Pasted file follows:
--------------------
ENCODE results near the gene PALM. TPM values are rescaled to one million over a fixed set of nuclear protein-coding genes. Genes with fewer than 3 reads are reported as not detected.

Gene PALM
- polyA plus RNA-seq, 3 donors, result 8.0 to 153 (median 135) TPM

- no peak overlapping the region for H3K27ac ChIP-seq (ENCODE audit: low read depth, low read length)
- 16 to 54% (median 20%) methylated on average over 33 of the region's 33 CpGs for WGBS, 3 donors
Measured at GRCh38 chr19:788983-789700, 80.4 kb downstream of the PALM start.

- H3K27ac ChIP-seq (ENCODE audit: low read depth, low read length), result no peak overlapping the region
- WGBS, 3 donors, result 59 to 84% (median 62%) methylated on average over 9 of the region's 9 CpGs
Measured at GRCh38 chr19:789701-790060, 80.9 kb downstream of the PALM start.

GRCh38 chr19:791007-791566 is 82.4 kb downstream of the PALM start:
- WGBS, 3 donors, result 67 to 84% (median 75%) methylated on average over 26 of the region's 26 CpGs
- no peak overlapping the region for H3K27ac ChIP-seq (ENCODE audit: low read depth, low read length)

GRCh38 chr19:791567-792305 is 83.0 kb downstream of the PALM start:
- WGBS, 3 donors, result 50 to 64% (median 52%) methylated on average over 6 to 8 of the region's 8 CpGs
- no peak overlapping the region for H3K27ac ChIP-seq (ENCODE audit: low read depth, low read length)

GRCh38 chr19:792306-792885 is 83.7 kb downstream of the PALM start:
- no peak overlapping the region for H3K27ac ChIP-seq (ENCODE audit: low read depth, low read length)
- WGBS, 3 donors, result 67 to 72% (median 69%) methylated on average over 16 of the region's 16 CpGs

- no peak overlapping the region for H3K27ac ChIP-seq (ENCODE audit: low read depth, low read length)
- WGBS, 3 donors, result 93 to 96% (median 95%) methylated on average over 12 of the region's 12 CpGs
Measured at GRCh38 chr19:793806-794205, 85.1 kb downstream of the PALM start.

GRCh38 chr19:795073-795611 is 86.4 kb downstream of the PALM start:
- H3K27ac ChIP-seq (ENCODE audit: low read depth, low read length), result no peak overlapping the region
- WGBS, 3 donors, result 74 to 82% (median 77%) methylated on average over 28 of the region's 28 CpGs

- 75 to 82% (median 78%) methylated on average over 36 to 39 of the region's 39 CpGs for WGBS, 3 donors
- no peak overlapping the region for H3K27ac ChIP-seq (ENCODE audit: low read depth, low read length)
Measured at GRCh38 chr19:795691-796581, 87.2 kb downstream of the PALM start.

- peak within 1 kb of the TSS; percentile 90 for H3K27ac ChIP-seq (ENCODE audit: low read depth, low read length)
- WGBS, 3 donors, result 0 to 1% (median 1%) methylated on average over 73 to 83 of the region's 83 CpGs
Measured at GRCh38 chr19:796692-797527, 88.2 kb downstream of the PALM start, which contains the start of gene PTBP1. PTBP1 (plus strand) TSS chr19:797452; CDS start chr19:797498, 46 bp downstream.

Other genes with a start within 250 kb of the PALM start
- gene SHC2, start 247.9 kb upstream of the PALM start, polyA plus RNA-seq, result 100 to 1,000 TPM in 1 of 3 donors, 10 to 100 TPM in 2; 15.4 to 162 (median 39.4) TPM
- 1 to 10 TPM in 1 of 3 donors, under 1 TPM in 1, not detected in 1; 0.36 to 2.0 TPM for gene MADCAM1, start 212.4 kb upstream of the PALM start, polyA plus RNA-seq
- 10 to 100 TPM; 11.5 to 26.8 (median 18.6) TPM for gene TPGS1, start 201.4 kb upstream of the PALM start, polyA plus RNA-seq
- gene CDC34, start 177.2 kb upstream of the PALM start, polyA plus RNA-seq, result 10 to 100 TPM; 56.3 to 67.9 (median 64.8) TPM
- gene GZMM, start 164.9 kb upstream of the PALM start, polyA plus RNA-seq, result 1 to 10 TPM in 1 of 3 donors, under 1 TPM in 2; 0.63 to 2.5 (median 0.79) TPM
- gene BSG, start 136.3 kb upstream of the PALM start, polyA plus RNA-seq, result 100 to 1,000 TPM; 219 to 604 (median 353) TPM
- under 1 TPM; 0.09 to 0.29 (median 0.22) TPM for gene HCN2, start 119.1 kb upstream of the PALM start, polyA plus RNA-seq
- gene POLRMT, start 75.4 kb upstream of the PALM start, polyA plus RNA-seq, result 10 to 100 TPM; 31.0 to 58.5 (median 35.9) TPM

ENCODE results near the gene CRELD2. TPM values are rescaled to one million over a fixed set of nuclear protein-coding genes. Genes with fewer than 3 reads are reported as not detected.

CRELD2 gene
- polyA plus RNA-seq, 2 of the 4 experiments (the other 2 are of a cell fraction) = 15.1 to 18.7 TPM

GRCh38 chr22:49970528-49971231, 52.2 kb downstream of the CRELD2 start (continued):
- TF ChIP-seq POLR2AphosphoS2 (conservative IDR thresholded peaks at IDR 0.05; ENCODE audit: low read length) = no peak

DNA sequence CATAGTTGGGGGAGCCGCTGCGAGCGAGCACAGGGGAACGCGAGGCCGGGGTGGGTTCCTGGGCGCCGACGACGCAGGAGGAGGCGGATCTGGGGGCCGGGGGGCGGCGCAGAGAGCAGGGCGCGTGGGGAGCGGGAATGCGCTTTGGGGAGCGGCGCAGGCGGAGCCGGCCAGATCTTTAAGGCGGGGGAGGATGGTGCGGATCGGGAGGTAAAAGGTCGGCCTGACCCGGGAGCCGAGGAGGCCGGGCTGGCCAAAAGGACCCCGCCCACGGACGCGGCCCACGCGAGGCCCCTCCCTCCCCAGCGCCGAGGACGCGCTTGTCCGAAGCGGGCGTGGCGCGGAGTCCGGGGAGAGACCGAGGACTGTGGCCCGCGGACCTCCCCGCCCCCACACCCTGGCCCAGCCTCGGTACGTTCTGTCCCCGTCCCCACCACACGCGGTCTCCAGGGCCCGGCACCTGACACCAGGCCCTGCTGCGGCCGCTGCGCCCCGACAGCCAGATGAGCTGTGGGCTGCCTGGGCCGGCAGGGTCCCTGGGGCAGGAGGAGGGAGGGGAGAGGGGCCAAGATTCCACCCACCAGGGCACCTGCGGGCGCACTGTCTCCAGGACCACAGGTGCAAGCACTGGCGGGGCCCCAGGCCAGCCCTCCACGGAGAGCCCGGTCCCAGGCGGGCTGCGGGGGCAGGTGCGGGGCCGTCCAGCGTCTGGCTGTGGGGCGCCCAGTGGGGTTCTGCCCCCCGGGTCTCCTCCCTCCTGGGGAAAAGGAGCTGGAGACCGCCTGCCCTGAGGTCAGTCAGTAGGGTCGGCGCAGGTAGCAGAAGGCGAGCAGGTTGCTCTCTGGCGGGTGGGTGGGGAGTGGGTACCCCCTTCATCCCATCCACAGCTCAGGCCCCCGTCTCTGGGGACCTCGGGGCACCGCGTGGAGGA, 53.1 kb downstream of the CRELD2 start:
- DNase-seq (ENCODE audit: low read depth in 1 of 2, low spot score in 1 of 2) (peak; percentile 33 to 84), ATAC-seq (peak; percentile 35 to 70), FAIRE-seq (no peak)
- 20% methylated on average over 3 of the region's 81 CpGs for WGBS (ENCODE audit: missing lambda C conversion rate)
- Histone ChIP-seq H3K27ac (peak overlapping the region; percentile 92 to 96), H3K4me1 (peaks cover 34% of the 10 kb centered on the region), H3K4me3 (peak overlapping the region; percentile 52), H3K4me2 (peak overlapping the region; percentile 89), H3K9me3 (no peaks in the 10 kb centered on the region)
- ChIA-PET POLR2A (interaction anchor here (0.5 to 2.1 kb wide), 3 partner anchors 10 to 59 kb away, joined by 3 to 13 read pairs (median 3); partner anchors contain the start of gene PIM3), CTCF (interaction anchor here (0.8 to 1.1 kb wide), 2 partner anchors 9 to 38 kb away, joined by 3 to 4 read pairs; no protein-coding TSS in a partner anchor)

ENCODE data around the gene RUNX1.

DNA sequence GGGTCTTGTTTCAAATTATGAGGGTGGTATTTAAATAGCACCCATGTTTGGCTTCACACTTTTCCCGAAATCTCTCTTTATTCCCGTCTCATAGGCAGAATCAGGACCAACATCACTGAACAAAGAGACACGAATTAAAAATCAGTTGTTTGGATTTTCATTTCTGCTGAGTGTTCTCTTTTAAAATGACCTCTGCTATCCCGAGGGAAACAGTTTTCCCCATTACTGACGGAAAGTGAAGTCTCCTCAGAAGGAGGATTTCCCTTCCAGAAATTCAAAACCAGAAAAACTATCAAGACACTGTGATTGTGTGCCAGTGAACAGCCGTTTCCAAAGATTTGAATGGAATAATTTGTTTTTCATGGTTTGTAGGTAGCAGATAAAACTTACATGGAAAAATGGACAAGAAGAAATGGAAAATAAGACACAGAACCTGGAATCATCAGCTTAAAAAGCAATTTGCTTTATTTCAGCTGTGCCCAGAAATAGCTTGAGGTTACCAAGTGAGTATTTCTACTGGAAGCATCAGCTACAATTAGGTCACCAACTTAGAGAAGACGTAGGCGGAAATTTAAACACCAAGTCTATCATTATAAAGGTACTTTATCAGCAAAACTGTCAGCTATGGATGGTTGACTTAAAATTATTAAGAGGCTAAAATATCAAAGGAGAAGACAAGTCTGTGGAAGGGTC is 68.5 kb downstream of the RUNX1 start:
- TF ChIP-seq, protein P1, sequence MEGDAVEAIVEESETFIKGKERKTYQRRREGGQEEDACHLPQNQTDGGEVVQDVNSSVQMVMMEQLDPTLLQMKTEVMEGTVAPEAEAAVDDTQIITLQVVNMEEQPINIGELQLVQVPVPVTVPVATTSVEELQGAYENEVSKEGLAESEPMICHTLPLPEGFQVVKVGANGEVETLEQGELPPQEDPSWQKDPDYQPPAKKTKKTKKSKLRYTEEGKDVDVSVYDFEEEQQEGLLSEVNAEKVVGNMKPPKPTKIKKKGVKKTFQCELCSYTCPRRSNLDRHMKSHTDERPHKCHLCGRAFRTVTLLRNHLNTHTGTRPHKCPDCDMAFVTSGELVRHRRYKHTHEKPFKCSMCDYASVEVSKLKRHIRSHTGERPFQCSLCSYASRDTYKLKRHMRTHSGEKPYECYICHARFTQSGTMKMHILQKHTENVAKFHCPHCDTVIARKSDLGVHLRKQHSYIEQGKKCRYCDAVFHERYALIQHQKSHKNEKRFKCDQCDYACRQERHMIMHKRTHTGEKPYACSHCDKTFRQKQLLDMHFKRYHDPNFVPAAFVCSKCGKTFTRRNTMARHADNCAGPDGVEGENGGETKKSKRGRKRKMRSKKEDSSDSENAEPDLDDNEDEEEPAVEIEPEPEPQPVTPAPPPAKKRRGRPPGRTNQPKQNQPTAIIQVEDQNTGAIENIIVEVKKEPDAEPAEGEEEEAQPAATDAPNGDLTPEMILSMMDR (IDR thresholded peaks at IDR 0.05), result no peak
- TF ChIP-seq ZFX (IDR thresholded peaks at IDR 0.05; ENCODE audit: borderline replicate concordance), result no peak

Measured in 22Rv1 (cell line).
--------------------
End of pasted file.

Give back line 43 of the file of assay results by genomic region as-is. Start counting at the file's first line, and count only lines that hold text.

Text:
GRCh38 chr22:49970528-49971231, 52.2 kb downstream of the CRELD2 start (continued):